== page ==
Legislation that will allow private e-scooters to be used on public roads is set to be included in the Queen’s Speech next week, Transport secretary Grant Shapps has said.
It it currently legal for anyone to buy an e-scooter, although it is currently illegal to use a private machine on public roads. Only e-scooters that are part of government-approved rental trial schemes are allowed to be used on public roads. Rental machines are limited to 15.5mph and include numbers other safety features including lights and GPS technology that prevents them being used in prohibited areas.
As previously reported by Move Electric, the government has been considering steps to legalise e-scooters, which will likely require the creation of an entirely new category of vehicle.
Speaking to the Commons Transport Select Committee, Shapps said that he wanted to “crack down on the illegal use on roads of non-compliant e-scooters.”
When pressed by committee member Simon Jupp on the number of collisions involving e-scooters, Shapps replied: “We will take powers to properly regulate and then be able to decide the usage of them.
“They’re a reality, they exist. And if these things exist they need to be made safe, and the trials have been useful in gathering data.”
When pressed on when the government might reveal its plans, Shapps replied: “I shall announce it on May 10.” That is the date of the 2022 Queen’s Speech, when the government lays out its legislative plans to Parliament.
Accident data suggests that unregulated private e-scooters, which are not required to have speed limits or safety features, are significantly more dangerous than those featured in rental schemes – and it is likely that the government plans will involve regulations broadly in line with those.
That means that private e-scooters would likely be limited to 15.5mph – and potentially less in certain areas – and will need to feature safety features such as wide boards, larger wheels, lights and acoustic warning systems. Most e-scooters firms have also introduced unofficial licence plates, and the government could consider a similar move.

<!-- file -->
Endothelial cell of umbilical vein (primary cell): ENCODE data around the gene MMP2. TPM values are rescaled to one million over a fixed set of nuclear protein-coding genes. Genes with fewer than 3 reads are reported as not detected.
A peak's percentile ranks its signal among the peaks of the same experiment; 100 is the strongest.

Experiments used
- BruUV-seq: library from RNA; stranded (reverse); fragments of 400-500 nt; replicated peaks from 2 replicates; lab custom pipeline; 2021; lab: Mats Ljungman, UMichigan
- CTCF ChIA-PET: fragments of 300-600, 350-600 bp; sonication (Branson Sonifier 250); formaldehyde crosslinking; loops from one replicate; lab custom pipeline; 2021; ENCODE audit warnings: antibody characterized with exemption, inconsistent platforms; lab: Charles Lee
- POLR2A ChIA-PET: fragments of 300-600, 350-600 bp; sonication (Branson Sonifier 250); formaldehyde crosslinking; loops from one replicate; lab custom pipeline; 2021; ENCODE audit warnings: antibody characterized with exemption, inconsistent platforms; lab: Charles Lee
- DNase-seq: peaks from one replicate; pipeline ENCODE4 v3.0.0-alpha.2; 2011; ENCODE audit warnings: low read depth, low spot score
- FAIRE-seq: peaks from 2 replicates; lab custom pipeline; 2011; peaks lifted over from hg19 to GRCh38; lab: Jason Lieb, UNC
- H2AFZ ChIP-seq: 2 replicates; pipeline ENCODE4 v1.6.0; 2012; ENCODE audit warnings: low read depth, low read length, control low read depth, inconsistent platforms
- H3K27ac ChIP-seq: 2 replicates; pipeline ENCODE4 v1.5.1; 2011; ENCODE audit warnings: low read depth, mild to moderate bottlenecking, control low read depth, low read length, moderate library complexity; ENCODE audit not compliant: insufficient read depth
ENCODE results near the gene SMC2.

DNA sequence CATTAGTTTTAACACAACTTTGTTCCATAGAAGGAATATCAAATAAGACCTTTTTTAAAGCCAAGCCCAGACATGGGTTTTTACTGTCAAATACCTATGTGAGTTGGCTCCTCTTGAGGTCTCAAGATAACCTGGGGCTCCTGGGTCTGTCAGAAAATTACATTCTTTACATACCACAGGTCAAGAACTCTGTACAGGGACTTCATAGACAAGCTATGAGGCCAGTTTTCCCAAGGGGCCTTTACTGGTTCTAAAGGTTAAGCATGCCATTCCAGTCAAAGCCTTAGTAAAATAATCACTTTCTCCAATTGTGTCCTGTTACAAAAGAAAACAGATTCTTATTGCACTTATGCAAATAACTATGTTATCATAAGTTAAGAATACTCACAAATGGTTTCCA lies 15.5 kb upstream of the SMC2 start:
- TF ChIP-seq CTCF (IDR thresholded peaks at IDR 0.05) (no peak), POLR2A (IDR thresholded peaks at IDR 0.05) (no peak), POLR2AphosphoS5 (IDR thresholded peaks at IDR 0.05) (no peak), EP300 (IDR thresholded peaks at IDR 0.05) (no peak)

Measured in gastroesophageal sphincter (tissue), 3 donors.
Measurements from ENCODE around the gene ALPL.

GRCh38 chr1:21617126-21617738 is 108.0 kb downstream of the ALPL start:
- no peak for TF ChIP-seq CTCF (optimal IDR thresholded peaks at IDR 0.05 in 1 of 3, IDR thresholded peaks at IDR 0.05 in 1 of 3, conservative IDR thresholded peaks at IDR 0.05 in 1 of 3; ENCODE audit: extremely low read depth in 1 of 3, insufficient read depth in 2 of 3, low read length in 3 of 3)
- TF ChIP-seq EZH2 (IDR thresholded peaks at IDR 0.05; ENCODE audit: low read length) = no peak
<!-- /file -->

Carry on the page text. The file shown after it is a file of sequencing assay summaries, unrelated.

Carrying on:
What isn’t yet known is what will happen to the hundreds of thousands of private e-scooters already in use, which likely includes a significant number that would not meet the likely new regulations.
In response, AA president Edmund King said: “The Government is right to address this issue and bring in regulations rather than allowing some of our cities to be over-run like the Wild West with illegal scooters.”
Move Electric's opinion: An important step for the future
As fans of electric mobility, at Move Electric we’re enthusiastic about the potential for e-scooters to be a viable, environmentally friendly form of transport in the right environment. So we’re predictably encouraged the government is pressing ahead with plans to legalise them.
That’s not just because of the benefits that e-scooters can bring. It’s also a vital move that should help to calm some of the many, often vociferous, e-scooter critics.
We can understand why some people fear e-scooters: they’re new and different, and it’s easy to find examples of private machines being driven illegally, irresponsibly and dangerously. But that’s by a small minority of riders: the safe, sophisticated rental e-scooters run by firms such as Lime, Superpedestrian, Dott, Tier, Voi and others have shown they can be a comparatively safe form of transport.
E-scooters are here, and they’re not going to go away - even if the government banned them. But by legalising them, the government can introduce regulations to make all e-scooters as comparatively safe and effective as the rental machines and put in place proper infrastructure and rules to support them.